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ABSTRACT

The leeward fringing reef at Fantome Island (central Great Barrier Reef province) is a carbonate body which has developed under the influence of terrigenous sedimentation. The reef flat is up to 1000 m wide and is surfaced by mobile sand and gravel, with almost all live corals restricted to the seaward rim. The reef slope has coral columns and heads on the upper part, but below 5 m water depth it is a muddy substrate with scattered mounds of branching corals.

Three high recovery cores show the reef is up to 10 m thick and developed over a gently sloping terrace of weathered Pleistocene alluvium. Three post-glacial stratigraphic units are recognised: (1) carbonate reef top unit of coral rudstone and framestone including Sinularia spiculite; (2) lower slope unit of coral floatstone in a terrigenous muddy matrix; and (3) transgressive basal unit of skeletal arkosic sand. The acid insoluble content of matrix and of individual corals increases downwards. Coral growth rates decrease downwards, reflecting slower growth in muddier environments.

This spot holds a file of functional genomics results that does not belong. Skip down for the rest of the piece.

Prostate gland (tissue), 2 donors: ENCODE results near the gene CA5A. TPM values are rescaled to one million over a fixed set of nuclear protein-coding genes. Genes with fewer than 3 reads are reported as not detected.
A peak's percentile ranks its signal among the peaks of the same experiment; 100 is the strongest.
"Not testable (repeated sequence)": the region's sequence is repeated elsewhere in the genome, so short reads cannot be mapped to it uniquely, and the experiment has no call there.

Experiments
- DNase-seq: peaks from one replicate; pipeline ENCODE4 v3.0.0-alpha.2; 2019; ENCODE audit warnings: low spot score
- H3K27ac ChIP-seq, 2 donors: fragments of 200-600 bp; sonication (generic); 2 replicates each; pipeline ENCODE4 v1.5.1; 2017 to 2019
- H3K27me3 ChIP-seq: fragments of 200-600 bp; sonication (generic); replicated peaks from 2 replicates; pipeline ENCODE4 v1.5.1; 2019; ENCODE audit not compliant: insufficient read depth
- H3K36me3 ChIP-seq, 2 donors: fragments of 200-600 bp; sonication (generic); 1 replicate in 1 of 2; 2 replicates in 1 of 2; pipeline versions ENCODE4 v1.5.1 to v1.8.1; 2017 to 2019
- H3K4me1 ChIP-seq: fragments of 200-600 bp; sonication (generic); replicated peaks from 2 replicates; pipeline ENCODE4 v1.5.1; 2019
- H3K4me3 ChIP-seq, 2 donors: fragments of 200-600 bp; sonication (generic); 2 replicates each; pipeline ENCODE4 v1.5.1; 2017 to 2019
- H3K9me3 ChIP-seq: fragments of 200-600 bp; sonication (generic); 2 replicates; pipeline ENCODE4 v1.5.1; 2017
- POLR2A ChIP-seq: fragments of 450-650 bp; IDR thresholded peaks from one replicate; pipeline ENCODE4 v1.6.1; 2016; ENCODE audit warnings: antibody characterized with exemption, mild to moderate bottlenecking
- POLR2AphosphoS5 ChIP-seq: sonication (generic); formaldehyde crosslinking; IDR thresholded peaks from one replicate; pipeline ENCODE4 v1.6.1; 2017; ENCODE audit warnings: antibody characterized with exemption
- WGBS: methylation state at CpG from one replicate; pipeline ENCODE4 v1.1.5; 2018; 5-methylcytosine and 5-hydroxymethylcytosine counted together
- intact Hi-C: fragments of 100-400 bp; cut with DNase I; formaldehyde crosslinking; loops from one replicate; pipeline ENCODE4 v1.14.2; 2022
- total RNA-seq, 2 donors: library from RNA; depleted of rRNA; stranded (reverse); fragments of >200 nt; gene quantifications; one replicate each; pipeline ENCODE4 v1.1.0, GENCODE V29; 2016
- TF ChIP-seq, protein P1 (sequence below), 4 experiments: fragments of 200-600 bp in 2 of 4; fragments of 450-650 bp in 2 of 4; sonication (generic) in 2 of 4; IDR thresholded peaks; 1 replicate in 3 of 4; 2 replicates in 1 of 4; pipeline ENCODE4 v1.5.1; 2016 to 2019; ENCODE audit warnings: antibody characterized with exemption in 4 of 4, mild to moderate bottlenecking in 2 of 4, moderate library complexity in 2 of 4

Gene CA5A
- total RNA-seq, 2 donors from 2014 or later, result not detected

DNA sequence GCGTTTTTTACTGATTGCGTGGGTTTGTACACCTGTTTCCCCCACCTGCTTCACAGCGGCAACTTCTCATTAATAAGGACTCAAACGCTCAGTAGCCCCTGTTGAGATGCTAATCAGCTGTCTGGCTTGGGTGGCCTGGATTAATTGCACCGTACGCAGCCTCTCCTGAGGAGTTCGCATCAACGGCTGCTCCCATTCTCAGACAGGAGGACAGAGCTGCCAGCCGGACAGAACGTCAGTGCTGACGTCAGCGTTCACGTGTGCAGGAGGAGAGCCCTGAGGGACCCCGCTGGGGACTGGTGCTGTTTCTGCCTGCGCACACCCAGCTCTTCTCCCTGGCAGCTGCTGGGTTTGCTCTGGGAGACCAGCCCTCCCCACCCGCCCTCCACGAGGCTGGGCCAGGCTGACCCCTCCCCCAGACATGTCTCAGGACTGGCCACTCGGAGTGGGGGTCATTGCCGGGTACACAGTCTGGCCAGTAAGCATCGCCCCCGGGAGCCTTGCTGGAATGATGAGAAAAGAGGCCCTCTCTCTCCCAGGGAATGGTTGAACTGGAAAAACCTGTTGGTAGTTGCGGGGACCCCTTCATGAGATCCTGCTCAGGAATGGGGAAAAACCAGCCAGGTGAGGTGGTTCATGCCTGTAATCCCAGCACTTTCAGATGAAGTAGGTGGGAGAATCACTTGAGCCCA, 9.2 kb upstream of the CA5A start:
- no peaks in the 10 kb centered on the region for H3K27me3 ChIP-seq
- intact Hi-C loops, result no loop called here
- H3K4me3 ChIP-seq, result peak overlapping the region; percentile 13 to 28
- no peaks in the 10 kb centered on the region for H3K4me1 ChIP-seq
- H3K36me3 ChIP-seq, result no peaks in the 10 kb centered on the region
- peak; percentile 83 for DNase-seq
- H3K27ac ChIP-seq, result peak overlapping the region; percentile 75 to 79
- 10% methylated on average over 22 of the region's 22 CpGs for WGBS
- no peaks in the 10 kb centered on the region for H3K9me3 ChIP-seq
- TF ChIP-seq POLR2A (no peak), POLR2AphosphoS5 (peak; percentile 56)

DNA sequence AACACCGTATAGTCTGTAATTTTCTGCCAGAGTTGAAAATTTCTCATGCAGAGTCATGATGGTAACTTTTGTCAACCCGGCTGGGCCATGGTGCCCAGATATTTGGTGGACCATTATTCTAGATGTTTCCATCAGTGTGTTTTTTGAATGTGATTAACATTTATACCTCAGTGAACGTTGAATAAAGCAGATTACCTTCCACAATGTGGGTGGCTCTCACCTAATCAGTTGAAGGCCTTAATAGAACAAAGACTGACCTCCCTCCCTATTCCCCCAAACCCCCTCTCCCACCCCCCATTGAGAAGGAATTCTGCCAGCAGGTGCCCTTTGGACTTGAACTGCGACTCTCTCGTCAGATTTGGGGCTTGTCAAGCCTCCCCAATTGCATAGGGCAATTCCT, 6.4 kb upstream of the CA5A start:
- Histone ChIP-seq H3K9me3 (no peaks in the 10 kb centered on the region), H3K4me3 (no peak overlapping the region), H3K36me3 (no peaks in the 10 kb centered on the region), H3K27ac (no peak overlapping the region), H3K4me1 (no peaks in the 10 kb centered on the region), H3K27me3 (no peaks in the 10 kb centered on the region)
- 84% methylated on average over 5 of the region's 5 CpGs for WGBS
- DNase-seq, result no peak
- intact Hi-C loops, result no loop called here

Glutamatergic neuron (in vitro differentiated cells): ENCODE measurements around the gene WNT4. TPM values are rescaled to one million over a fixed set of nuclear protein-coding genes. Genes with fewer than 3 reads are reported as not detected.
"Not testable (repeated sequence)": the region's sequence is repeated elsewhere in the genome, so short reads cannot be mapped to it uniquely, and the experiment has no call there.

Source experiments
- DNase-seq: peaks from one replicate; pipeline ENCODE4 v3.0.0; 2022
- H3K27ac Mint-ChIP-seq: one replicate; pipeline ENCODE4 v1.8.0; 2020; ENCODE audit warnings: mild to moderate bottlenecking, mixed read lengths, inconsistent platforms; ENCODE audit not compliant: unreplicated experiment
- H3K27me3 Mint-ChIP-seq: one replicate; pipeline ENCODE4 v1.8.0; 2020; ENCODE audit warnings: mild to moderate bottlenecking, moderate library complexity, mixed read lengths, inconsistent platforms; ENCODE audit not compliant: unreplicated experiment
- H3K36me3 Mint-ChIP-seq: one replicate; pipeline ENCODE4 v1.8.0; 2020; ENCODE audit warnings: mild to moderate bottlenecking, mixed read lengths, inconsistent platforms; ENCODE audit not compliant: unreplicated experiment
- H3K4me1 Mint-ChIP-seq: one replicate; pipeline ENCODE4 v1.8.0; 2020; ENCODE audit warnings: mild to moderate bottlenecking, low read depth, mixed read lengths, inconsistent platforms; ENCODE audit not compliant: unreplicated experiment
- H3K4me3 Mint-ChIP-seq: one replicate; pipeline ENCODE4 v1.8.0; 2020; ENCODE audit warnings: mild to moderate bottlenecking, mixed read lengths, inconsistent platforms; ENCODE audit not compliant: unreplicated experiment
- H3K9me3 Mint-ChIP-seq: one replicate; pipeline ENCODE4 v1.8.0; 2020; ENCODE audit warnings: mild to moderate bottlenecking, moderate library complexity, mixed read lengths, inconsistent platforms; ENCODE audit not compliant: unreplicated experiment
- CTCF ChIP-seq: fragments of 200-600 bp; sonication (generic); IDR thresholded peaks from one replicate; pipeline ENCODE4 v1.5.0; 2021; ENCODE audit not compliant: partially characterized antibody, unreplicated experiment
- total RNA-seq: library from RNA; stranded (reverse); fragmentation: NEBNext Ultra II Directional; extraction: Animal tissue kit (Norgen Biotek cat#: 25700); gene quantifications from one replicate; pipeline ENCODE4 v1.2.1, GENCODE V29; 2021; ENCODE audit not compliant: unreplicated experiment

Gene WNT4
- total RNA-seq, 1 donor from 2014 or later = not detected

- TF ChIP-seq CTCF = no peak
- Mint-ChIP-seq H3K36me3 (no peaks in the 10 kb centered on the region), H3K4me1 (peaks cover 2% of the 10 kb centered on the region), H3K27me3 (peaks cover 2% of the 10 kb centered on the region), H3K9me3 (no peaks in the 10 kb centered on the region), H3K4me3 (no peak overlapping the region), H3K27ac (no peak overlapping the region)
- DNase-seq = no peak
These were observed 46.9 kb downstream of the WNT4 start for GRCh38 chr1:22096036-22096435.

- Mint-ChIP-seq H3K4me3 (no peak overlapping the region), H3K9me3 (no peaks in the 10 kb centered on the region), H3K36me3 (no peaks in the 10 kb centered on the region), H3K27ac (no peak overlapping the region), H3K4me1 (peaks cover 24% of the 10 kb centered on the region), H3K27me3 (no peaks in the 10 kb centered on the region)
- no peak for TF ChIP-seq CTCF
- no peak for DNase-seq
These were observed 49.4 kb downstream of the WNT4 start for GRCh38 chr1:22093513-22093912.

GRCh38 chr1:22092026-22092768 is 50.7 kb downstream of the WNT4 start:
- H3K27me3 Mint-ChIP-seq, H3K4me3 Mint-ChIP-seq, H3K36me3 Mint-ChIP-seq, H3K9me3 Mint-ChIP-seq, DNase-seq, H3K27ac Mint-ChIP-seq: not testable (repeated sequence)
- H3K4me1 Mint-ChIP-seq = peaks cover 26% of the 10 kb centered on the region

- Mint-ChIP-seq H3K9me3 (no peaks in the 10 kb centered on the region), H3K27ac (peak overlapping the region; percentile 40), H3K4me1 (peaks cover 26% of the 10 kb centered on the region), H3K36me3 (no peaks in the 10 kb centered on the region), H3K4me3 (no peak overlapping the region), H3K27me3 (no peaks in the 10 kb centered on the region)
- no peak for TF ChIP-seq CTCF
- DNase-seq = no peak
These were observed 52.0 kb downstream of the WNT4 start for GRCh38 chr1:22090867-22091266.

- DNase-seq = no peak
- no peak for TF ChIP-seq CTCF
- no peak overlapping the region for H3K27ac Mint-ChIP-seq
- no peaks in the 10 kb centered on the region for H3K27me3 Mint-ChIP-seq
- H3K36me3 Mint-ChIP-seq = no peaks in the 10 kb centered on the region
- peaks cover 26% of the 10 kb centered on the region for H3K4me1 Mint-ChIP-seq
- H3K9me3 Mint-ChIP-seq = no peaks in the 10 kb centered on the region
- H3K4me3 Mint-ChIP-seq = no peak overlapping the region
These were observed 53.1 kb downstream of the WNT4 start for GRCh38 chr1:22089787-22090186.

Radiocarbon dating shows that the reef prograded seaward at almost stable sea level. An average vertical accumulation rate of 6.7 mm yr-1 is indicated. Two age reversals are interpreted as material transported by storms or by erosion in response to a late Holocene sea-level fall.

The carbonate reef top unit has developed adjacent to, and is environmentally compatible with a muddy terrigenous, lower slope unit. Terrigenous influx has not changed during the Holocene, and terrigenous content of sediments is controlled by deposition on the reef slope of fine sediment winnowed from the reef flat and concentration of coarse sediment in the transgressive basal sheet.